Much later in my life, in a classroom full of Master’s students, I once again heard the words “Back Home…” from my Afghan Professor who was teaching us about Afghanistan Society and Politics. This time, I had some basic knowledge of identity and diaspora along with the borrowed memories from my grandfather. Henceforth, I could comprehend why my professor’s “Back at Home…” memories were vivid paintings and mutterings of her time with her friends and family, her favorite dishes, memorable trips, and wise proverbs and phrases in Dari, passed by her elders. For us, the students sitting in the classroom, Afghanistan was a graveyard of foreign powers, one of the most prolonged conflict, and a breeding ground for terrorism and violence. For her, it was her home where her friends and family still lived, her favorite dishes still existed, her favorite places still stood.
Like any other person, her identity is tied to her home which is much more than a battleground in her memories as well as in reality. It is always baffling to observe how certain parts of the world are categorized rather than being contextualized, especially in popular culture. More often than not, it might tell one about the culture of the perceiver than the perceived. In the last decade, one thing that has helped Afghanistan to rise above the stereotypes and stigmatization and make others connect with them or even root for them is the Afghan cricket team.
The journey of the Afghanistan International Men’s Cricket Team is what true dreams, grit, and determination are made of. A team which was formed in the year 2000 comprised a majority of players from refugee camps who originally started playing with sticks and plastic balls. From refugee camps to their qualification in the 2010 T20 World Cup, their journey has won the hearts and minds of all the fans of the game across nationalities, communities, religions, and faiths. This spectacle was once again repeated in the 2019 World Cup where Afghanistan played its first match against Australia in the UK where thousands of Afghan nationals living in diaspora congregated to cheer for their team. Likewise, when the Afghan Team was playing a test match against India in 2018, hundreds of Afghan students who were studying in Hyderabad, decided to stay back during their winter break, to watch their team play their first test match. “I completely teared up when I heard the national anthem; it is difficult to explain the feeling of watching your national team in whites,” said the 22-year-old Anees Haleem, who is doing his final year BA at the Osmania University in Hyderabad. Another fan said, “There are no problems among the tribes of Pashtuns, Uzbeks, or Tajiks. The problem exists among the fighters. Civilian people don’t have any problems.”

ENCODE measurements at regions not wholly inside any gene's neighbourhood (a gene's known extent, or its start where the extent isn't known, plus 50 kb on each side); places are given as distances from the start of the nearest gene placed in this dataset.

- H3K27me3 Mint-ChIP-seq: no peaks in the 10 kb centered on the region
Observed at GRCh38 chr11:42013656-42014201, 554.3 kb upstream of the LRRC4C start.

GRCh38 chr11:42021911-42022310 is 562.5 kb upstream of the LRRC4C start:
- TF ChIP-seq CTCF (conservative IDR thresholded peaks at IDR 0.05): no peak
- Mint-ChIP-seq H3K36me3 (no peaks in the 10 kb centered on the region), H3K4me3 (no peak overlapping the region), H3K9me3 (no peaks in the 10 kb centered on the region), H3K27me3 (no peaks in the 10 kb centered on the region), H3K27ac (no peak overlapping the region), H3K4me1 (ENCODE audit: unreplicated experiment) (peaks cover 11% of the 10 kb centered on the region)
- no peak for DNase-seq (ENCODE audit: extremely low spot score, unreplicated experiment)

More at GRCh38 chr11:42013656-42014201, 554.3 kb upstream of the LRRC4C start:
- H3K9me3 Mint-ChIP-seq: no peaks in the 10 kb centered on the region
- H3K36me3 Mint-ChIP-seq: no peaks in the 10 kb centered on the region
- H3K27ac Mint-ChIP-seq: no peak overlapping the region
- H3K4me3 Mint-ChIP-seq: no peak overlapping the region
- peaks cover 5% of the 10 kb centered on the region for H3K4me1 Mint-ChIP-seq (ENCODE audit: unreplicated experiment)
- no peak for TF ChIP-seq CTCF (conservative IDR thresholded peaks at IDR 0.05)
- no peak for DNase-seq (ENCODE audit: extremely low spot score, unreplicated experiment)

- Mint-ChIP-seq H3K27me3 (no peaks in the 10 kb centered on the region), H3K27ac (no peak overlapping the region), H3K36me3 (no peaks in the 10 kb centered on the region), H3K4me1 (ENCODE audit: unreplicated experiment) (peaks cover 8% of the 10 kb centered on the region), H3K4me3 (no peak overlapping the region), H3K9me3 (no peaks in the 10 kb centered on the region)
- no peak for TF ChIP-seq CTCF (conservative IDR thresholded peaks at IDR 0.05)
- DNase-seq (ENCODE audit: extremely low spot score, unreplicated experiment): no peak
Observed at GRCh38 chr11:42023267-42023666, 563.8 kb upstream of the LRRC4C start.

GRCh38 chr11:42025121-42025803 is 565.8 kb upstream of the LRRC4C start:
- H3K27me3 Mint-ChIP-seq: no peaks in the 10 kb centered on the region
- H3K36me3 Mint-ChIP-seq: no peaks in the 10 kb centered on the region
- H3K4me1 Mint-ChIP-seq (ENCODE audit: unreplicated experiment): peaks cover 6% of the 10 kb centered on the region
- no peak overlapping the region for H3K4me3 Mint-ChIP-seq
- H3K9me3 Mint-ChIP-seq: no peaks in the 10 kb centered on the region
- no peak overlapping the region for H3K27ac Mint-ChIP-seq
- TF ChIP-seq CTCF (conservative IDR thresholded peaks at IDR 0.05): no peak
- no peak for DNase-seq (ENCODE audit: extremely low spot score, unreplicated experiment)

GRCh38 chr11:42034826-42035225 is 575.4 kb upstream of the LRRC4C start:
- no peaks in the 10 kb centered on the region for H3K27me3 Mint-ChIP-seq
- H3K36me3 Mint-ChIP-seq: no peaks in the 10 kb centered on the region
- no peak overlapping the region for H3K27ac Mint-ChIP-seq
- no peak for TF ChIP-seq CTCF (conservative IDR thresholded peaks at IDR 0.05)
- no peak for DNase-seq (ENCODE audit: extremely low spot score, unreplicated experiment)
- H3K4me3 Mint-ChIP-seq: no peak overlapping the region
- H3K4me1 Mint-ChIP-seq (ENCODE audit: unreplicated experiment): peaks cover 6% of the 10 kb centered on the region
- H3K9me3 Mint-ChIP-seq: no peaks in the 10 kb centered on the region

According to UNHCR India, there are at least 14,000 Afghan refugees and asylum seekers who are currently living in India. On top of it, there are almost 30 million refugees worldwide, of which less than one percent are resettled. In such a world, Mohsin Hamid, a Pakistani origin writer, wrote in National Geographic in 2019, it is good to remind oneself that in the 21st century, we are all migrants. “Our species, Homo sapiens, did not evolve in Lahore, where I am writing these words. Nor did we evolve in Shanghai or Topeka or Buenos Aires or Cairo or Oslo, where you, perhaps, are reading them. None of us is a native of the place we call home. And none of us is a native to this moment in time.”As we celebrate the World Interfaith Harmony Week, one may remind themselves to carefully and directly hear about the other from the other; the other who may look different or speak differently; the one who may not have the luxury to call a place their home; the other whose home may only exist in their memories now. One may be able to help someone feel at home, even if the feeling does not last, the memories of a safe and kind home may never perish. Acts of little compassion go a long way!